A Kindly, Old Billionaire’s Advice to Millennials

In the article, “Langone to Millennials Embracing Socialism: ‘I’ll put you on my plane and fly you to Venezuela,’” the arguments of Ken Langone, CEO of Home Depot, leave out many crucial facts and bring up points that are not very relevant. For example, in the interview, he argues that those who are leaning toward socialism should be forewarned that it is not a good system.

First of all, in our mixed economy, we already have socialist elements in our economy and society — our post office, our fire departments, our public school system, our military — that actually work better than they would if we were to hand them over to independent capitalists to run. And, we also have capitalist elements that work better as independent, capitalist operations than they would if we were to hand them over to the government or to socialist co-ops to run. Even Senator Bernie Sanders, who is an avowed democratic socialist, has said that he did not believe that “the little store on the corner should be run by the government”; meaning that he is not for pure socialism, but democratic socialism, which allows for both capitalist and socialist elements. The reality is that most Americans, including Millennials, are of the opinion that pure socialism doesn’t work any better than pure capitalism does, and that this has been well documented through the relatively recent history of the U.S.S.R.’s and the People’s Republic of China’s experiences with it. Therefore, not many Americans would want to have pure socialism as our economic system; so Mr. Langone’s premise is not really relevant.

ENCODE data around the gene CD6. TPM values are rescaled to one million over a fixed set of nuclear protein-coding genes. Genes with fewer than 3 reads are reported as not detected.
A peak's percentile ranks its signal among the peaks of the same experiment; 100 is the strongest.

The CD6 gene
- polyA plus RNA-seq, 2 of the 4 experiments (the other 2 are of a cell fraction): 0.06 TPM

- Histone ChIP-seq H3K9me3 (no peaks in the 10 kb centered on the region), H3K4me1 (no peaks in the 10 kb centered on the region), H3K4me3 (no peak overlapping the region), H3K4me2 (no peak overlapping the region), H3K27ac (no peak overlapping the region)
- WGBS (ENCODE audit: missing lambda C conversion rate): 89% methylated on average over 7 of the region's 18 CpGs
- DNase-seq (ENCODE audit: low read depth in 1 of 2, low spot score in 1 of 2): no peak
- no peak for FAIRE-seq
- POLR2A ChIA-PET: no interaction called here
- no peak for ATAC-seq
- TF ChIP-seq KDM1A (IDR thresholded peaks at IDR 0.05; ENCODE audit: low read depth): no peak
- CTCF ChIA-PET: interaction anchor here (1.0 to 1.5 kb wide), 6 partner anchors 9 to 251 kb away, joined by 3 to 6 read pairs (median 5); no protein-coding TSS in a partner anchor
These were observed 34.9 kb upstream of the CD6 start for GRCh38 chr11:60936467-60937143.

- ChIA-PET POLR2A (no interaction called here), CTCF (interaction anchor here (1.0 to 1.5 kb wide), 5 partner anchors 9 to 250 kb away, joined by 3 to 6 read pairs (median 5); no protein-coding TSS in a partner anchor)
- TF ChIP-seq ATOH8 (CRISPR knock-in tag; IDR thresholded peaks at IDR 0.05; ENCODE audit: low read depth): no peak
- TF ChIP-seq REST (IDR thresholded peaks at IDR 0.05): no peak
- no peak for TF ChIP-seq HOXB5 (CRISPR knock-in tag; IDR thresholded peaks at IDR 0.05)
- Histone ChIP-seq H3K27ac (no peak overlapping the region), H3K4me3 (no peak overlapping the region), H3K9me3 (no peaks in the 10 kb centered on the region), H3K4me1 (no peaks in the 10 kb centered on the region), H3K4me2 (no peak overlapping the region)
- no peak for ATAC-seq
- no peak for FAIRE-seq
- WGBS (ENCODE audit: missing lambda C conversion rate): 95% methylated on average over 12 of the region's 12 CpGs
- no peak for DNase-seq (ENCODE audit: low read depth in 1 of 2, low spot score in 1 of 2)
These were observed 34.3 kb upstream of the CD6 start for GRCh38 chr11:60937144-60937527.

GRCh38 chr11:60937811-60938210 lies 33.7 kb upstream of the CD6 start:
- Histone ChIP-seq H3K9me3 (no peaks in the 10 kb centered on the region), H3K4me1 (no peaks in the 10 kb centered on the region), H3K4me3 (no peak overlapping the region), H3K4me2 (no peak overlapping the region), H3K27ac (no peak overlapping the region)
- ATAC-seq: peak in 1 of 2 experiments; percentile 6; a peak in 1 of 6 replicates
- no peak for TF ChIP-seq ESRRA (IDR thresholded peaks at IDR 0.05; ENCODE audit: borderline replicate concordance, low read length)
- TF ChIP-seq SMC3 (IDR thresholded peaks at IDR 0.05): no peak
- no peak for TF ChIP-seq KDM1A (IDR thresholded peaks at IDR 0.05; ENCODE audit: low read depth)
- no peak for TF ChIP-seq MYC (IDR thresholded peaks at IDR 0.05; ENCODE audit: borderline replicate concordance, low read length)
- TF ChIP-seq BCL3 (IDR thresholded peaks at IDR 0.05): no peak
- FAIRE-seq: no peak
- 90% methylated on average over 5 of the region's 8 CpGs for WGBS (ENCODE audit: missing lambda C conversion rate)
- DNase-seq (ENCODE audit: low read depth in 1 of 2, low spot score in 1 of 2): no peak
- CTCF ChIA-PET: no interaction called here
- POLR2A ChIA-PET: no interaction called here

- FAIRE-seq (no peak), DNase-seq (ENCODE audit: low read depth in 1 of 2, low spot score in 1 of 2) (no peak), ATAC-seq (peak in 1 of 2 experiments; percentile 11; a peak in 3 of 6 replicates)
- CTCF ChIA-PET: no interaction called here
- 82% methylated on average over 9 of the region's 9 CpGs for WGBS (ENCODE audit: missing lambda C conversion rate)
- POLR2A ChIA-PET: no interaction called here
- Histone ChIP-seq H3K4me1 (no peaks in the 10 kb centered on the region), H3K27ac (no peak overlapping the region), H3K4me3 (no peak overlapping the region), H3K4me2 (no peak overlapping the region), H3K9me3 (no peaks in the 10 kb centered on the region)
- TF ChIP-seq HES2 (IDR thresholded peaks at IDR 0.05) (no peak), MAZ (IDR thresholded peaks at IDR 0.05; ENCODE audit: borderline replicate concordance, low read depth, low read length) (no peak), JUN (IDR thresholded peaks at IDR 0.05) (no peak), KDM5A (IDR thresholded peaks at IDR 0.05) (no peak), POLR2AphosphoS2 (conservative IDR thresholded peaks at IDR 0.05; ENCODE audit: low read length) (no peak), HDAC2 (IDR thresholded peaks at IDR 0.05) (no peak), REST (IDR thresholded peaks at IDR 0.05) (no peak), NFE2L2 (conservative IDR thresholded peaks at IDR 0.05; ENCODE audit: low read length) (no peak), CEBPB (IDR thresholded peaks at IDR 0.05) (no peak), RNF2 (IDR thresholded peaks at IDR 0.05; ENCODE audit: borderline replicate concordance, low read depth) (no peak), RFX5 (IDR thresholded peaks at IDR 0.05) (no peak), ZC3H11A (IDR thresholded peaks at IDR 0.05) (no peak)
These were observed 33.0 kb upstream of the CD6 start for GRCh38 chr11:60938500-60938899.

Secondly, the critical problems we are facing today in our economy and our society were not created by the socialist elements or the capitalist elements in our economy. They were created in a completely different arena from the economic arena: they were created in the political arena — the arena of our governmental bodies.

The huge, existential problems we face today in the U.S. were created because the ultra-rich have succeeded in gradually and systematically usurping the power of the People in our democratic republic for their own selfish uses. They have taken the “democratic” out of our “democratic republic.” They have taken the constitutionality out of our constitutional government. They have stolen the power from the People by corrupting those who used to be our democratically elected representatives through the leverage they have exercised by having bought the ability to make huge, campaign-determining contributions, mainly. The end result is that the “representatives of the People” no longer represent the People, their rightful constituents. This is because the People are, oddly enough, no longer the ones who determine the outcome of elections. It is the billions of dollars spent by the oligarchs that now determine the outcomes of our elections.